Lately I’ve gotten suspicious of Native Americans. I think they’re fucking with white people’s heads. It would be typical of their humor to go all Trickster on us. Let’s say, hypothetically, that a white person approaches a well known shaman. White person is seeking knowledge, initiation. Shaman sternly instructs white person: go into the desert and kill a badger with a dinner knife. Eat its liver and bring the pelt back to shaman and await further instructions. White person accomplishes mission in spite of grievous injury. Shaman takes pelt, puts it with inventory of other pelts and brews up peyote tea mixed with Belladonna. Whoo whoooo! White Seeker hallucinates legions of coal-black skeletons dressed in scarlet Nazi uniforms. The shaman puts White Seeker through a year of increasingly bizarre hi-jinks. He bestows dignified Native name on White Seeker: White Seeker. The literal translation in the native tongue is Buffalo Farts.

You get the idea. I saw this in Carlos Castaneda’s work. Don Juan and Don Gennaro were cackling behind their hands. Let’s make Carlos believe that his car has vanished into thin air! Then let’s make him believe something else. Let’s make him believe that an owl is capable of stealing  his soul and trading it to Mescalito for power. How long can we keep this Anglo dangling? Dangling Anglo? Hahahha! Danglo! Let’s pretend that’s his Yaqui name. He’ll go around telling his white friends at college that his name is Danglo. Hahahaha. Pass me some of that mescal, amigo.

I know that Native Americans have been hurt by their casino bonanza. It’s a crappy form of reparation. It generates a lot of cash and a lot of corruption.  I am not qualified to understand the situation. It’s like being paid a cash amount for your soul. Thank you, Mephistopheles, thank you very much.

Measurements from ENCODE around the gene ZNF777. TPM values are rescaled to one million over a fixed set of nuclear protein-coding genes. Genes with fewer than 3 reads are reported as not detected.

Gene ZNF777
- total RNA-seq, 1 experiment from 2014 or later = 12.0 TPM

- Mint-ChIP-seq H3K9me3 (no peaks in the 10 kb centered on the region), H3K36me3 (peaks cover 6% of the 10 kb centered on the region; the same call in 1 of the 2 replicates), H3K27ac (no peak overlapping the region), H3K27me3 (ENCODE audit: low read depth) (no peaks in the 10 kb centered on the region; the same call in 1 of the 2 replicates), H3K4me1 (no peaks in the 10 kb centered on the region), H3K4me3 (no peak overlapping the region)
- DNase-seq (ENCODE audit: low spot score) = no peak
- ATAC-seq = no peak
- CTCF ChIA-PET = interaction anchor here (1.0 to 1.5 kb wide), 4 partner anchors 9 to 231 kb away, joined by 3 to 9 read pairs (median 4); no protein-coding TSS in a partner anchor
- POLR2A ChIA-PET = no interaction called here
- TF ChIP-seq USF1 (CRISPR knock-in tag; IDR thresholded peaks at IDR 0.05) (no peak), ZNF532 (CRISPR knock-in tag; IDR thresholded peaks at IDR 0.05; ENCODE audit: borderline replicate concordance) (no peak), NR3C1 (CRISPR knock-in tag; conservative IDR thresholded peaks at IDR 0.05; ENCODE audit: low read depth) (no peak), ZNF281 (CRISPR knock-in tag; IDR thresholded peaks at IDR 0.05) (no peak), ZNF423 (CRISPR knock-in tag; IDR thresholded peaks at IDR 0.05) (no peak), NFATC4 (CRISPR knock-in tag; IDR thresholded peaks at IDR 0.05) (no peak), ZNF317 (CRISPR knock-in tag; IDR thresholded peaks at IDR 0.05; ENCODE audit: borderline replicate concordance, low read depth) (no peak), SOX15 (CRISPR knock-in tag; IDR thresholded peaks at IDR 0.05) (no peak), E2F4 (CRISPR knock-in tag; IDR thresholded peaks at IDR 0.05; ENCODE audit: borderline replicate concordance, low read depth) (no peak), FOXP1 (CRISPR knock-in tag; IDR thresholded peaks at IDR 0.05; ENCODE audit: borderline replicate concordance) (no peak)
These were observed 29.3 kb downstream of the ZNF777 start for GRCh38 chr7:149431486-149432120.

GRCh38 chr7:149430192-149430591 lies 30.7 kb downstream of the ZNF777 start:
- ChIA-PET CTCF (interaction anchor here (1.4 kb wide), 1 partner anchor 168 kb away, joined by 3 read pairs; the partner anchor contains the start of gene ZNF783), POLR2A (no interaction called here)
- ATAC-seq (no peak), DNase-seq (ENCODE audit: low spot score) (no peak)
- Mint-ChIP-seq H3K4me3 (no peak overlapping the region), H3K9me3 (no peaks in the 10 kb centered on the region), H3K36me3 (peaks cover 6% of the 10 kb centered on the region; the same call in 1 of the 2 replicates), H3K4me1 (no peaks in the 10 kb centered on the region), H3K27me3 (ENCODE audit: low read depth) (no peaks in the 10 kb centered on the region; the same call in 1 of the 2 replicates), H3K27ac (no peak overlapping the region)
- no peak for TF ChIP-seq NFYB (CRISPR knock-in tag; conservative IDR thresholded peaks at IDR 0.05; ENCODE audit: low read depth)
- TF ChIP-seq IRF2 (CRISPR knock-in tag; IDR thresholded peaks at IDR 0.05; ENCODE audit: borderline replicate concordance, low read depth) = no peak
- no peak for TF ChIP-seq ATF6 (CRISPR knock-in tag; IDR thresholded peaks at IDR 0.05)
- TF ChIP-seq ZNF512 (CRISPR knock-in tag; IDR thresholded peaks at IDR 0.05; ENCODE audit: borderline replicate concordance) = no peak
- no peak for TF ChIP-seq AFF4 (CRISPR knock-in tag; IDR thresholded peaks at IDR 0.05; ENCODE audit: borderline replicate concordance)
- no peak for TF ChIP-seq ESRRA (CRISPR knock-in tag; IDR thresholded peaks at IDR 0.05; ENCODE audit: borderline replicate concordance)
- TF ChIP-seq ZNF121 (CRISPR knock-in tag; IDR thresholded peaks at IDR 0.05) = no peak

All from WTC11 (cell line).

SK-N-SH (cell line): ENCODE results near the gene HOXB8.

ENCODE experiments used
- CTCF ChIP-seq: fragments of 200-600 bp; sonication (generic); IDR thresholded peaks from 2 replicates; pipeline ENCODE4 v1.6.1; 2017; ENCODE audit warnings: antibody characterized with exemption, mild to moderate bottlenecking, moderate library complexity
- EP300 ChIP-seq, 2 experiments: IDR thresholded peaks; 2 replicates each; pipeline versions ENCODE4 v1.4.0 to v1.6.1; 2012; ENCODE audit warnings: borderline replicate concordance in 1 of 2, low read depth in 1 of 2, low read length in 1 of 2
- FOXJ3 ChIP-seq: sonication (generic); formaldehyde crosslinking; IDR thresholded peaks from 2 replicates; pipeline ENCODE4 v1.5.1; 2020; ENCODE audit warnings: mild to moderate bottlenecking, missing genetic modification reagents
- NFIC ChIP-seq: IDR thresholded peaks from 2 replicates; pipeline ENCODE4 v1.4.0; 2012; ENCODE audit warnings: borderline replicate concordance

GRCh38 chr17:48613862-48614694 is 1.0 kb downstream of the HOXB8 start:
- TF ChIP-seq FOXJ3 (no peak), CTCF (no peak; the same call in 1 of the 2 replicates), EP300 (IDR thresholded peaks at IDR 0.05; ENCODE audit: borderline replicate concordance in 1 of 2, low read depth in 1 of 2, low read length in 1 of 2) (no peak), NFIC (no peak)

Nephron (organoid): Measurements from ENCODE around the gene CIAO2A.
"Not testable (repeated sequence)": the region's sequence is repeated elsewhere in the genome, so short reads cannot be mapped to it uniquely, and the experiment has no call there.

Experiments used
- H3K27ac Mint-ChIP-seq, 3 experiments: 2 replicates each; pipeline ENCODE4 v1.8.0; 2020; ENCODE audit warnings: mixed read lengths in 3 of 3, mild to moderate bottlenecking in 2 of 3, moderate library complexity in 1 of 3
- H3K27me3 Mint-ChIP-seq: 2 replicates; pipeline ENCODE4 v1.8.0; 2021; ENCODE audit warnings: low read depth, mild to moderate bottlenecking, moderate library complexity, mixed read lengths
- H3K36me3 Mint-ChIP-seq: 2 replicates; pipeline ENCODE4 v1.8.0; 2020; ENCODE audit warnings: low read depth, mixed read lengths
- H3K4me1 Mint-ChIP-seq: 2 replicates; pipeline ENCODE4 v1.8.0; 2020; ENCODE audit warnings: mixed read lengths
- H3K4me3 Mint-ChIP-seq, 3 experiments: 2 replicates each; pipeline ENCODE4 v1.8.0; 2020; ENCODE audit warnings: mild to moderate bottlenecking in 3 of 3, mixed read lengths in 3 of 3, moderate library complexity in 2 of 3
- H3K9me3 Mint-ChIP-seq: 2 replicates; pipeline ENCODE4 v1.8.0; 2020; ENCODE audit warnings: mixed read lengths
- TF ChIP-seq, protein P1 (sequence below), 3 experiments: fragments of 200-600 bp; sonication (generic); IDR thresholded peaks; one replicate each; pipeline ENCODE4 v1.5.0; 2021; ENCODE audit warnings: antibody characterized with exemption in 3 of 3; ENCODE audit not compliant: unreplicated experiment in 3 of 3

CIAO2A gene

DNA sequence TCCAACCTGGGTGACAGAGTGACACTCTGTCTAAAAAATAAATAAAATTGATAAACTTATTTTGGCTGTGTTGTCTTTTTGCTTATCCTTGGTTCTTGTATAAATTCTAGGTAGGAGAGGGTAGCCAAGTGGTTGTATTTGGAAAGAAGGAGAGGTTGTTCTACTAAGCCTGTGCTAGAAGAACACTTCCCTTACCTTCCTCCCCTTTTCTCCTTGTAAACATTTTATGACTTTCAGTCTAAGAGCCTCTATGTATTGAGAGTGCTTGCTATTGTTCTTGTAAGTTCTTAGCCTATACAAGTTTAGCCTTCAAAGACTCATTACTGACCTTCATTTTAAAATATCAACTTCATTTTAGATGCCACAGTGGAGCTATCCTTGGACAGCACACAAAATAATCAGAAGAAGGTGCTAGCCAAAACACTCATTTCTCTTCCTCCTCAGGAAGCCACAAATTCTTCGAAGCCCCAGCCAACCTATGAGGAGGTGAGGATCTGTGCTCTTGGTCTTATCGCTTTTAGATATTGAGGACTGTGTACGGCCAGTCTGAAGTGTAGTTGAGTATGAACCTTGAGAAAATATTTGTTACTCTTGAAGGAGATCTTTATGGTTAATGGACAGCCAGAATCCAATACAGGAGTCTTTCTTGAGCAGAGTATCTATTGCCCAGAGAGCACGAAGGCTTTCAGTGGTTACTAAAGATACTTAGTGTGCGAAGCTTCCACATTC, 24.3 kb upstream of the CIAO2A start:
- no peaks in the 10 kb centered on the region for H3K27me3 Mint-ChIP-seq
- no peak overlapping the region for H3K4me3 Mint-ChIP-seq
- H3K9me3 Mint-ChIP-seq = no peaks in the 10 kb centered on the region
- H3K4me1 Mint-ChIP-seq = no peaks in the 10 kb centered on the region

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Arthur Rosch is a novelist, musician, photographer and poet. His works are funny, memorable and often compelling. One reviewer said “He’s wicked and feisty, but when he gets you by the guts, he never lets go.” Listeners to his music have compared him to Frank Zappa, Tom Waits, Randy Newman or Mose Allison. These comparisons are flattering but deceptive. Rosch is a stylist, a complete original. His material ranges from sly wit to gripping political commentary.

Arthur was born in the heart of Illinois and grew up in the western suburbs of St. Louis. In his teens he discovered his creative potential while hoping to please a girl. Though she left the scene, Arthur’s creativity stayed behind. In his early twenties he moved to San Francisco and took part in the thriving arts scene. His first literary sale was to Playboy Magazine. The piece went on to receive Playboy’s “Best Story of the Year” award. Arthur also has writing credits in Exquisite Corpse, Shutterbug, eDigital, and Cat Fancy Magazine. He has written five novels, a memoir and a large collection of poetry. His autobiographical novel, Confessions Of An Honest Man won the Honorable Mention award from Writer’s Digest in 2016.

More of his work can be found at www.artrosch.com

Photos at https://500px.com/p/artsdigiphoto?view=photos

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One Comment on “Mind Fields – Casinos: The Indians’ Revenge”

  1. I don’t know that much about the situation with Native Americans in the USA. What I know is from books like The Last of the Mohicans and other more recent books as well as posts by bloggers. You have provided a very interesting insight into the whole situation.

    Liked by 1 person